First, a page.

Hair Today, Gone Tomorrow. My Battle with Thinning Hair Part 1
My attachment to my long hair rivals Samson’s.
Growing up in the 1970s my mother imprisoned me with a pixie cut. Her beauty motto was “nothing is prettier than practical” and lived it by forbidding me to have long hair because she believed it would attract Silly Putty, gum and Fluffernutter. She never relented, even after I sobbed uncontrollably in an airport after an elderly couple told me what a “handsome young man I was” at the age of 7.
I was a girl trapped inside a boy’s haircut.
Freedom came on my 13th birthday when in an act of defiance, I grew it all the way down to the middle of my back. Thick, lustrous and wavy, my long hair transformed me from “meh” to “wow” and boys noticed. It became my beauty hallmark and couldn’t think of living life any way but long and lush.
Until the day I went bald thanks to chemotherapy and breast cancer at 36. This wasn’t as terrible as you might think, because when it first grew back in, that G.I. Jane buzzed look gave me a bad ass quality I never experienced before (although my penchant for J. Crew kinda cramped that vibe). More difficult were the in between years of looking like a cross between Greg Brady and a Chia pet. Eventually, my long hair returned, like an old friend I hadn’t seen in a while. A little less glorious, a little thinner and weaker but loved just the same.
Which is why I freaked out last year when during my annual mole check, my dermatologist, Dr. Peter Halperin told me I had the beginning of female pattern baldness.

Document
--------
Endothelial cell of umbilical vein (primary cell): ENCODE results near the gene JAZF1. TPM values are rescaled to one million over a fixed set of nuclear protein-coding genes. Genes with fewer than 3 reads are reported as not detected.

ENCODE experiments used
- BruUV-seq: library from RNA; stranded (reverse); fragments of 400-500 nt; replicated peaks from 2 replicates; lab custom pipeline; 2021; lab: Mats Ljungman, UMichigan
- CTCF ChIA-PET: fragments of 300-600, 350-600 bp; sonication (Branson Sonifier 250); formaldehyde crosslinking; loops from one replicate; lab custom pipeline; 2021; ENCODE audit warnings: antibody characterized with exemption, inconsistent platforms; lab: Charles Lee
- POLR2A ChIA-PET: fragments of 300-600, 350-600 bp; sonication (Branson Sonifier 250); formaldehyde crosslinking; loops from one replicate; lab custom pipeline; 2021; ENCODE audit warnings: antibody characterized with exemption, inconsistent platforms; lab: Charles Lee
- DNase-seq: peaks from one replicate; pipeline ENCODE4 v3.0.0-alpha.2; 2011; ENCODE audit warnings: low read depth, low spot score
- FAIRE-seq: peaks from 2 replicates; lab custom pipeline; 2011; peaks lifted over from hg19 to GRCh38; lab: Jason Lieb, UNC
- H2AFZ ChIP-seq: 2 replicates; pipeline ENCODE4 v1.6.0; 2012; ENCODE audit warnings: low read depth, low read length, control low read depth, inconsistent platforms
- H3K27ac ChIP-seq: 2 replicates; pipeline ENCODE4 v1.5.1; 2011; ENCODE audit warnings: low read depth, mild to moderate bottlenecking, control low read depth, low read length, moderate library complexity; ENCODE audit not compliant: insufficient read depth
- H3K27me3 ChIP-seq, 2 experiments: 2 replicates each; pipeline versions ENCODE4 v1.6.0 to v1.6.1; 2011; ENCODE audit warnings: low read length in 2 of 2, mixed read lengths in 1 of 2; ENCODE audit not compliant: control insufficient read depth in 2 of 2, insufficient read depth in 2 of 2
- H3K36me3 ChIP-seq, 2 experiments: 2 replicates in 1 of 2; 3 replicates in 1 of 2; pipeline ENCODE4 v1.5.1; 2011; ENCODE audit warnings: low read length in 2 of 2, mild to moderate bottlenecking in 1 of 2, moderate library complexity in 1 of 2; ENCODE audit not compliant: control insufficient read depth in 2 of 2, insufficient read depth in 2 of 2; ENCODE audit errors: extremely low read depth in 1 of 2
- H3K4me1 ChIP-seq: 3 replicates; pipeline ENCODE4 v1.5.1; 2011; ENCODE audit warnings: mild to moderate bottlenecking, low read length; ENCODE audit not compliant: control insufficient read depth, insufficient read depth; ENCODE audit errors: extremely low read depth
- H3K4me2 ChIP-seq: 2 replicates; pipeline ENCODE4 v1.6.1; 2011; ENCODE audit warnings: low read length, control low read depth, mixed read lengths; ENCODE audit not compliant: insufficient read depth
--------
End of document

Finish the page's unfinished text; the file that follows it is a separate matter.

“That’s impossible” I said indignantly, like he was telling me I had an STD. Sure, my part was getting a little wider, my pony tail thinner and my scalp a little more sensitive to the sun. I thought I had imagined those things, but hearing the words “female pattern baldness” from my doctor landed like a thud of hopeless reality.
“Yeah, this is about the age it begins to show up in women” he said. “The problem is, most women don’t do anything about it until the bald patch is really visible. At that point it’s too late, they’ll never regrow what they lost, they can only keep what they have.”
He went on to tell me that my options are relatively limited aside from Rogain 5% and that my goal now should be to hold on to the hair I have, rather than thinking I can regrow the mane made I once had. However, he did give me a glimmer of hope about the iGrow hair laser and wrote me a referral to Dr. Philip Bruder who specializes in female hair loss.
I can’t wait, my appoint with Dr. Bruder is this week. But I am dreading what he has in store for me with this iGrow laser. For close to $700, the you too can casually wear you metal helmet around the house as though there is nothing abnormal looking about this. I almost thought this was satire. I hope the guy below isn’t on Skype.
To be continued after I see Dr. Bruder, the hair wizard. In the meantime, here are some DIY ways to deal with thinning hair. The Rogain 5% and Biotin are what I swear by.
Thinning hair tool kit
- Rogain 5% Extra Strength. This is the stuff the guys use, but you cannot use it if you could be come pregnant. On the upside, it really does work and gives your hair a bit of a dry shampoo texture. On the downside, it’s pain in the neck because you have to use it morning and night for the rest of your life. Also, the gooey texture makes my hair sometimes feel greasy and it makes my scalp flake. A high price to pay.
- Topikk. A wonderful powder that fills in any transparent scalp. Do not try using colored sprays,
- Biotin. Apparently this only works if you have a Biotin deficiency, but I take it anyway and notice my hair growing faster, albeit not thicker
- Viviscal. I haven’t tried this yet, but everyone in the fashion and beauty industry (including my colorist) swears by it. Models pop it like Pez.